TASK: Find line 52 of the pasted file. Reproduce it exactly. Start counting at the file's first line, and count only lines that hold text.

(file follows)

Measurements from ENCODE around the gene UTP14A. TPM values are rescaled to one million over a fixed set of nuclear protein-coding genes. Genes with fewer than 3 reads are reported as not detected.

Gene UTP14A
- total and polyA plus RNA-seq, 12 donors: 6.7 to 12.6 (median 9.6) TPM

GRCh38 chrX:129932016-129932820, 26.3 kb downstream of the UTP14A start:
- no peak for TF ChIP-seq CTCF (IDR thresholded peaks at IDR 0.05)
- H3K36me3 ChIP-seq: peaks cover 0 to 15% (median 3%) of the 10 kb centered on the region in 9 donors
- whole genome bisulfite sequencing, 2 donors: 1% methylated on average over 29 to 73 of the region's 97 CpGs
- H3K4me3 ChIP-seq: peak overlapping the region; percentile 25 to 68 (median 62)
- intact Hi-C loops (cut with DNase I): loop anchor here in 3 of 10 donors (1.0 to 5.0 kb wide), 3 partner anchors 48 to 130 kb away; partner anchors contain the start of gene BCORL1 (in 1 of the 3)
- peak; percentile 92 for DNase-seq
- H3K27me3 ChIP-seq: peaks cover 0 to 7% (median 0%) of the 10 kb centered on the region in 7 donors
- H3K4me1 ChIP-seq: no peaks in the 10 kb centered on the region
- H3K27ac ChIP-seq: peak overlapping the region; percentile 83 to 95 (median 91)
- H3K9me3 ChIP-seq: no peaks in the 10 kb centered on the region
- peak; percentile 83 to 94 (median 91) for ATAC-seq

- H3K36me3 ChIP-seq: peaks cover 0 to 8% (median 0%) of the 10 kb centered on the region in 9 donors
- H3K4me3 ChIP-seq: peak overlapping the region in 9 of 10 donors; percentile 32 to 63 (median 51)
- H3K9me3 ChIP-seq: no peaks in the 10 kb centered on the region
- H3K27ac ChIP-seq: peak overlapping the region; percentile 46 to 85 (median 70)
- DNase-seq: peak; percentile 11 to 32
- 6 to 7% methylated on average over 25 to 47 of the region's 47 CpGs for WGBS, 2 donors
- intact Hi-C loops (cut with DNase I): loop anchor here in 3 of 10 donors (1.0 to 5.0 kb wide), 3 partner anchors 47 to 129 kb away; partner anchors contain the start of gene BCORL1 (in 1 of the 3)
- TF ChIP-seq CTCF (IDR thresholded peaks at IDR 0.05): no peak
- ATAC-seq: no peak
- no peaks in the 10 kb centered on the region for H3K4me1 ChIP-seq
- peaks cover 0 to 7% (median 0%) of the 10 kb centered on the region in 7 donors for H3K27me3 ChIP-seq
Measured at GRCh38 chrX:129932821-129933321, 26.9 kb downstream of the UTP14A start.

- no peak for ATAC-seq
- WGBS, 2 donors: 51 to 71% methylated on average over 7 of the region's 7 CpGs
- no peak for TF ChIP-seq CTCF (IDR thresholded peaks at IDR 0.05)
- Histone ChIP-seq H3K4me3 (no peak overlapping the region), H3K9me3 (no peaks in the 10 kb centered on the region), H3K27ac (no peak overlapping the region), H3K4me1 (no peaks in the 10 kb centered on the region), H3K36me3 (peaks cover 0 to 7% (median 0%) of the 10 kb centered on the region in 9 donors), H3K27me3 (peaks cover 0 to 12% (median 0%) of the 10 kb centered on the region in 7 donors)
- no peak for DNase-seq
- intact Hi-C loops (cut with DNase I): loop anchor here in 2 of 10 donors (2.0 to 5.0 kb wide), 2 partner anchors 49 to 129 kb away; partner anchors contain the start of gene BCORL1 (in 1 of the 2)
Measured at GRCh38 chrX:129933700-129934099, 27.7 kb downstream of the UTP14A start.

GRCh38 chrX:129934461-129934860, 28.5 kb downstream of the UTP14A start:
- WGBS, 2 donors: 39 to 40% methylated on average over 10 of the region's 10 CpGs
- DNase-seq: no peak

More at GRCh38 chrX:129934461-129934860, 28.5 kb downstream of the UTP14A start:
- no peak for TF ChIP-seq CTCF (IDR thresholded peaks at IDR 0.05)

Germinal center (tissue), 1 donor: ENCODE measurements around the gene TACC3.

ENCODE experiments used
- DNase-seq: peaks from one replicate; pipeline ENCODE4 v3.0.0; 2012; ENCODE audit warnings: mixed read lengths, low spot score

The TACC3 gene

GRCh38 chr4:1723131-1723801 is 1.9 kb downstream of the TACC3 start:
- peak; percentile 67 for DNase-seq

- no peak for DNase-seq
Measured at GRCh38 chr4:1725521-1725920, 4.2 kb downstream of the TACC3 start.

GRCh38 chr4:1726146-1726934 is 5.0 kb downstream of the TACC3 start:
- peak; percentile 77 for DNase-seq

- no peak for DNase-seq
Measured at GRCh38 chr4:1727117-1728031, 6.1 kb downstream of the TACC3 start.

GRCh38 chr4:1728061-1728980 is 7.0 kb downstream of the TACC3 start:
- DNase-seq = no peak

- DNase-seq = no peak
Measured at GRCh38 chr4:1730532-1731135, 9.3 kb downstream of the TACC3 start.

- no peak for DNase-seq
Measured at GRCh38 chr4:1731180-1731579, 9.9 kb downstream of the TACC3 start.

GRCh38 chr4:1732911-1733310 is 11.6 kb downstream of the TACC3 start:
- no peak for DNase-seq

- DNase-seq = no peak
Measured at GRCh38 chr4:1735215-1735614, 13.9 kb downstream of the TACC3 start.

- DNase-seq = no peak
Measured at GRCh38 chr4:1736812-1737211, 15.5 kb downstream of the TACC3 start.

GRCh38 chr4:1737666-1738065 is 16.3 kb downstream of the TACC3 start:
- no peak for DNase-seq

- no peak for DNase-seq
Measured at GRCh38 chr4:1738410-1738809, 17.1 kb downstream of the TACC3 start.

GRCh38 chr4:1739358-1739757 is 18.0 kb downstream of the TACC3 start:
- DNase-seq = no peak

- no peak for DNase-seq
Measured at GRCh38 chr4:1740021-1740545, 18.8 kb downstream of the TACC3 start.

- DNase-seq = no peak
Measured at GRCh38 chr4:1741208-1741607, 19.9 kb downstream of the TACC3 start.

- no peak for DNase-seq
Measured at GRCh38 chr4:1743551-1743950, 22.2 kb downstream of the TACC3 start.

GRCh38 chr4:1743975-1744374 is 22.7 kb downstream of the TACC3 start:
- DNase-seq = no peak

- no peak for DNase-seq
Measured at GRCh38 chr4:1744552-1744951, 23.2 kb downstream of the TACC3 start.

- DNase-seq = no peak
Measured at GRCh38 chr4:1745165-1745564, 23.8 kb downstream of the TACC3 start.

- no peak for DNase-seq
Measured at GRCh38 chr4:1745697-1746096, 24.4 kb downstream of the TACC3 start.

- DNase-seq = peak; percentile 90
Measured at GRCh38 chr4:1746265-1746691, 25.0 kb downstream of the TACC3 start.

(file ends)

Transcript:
GRCh38 chr4:1728061-1728980 is 7.0 kb downstream of the TACC3 start: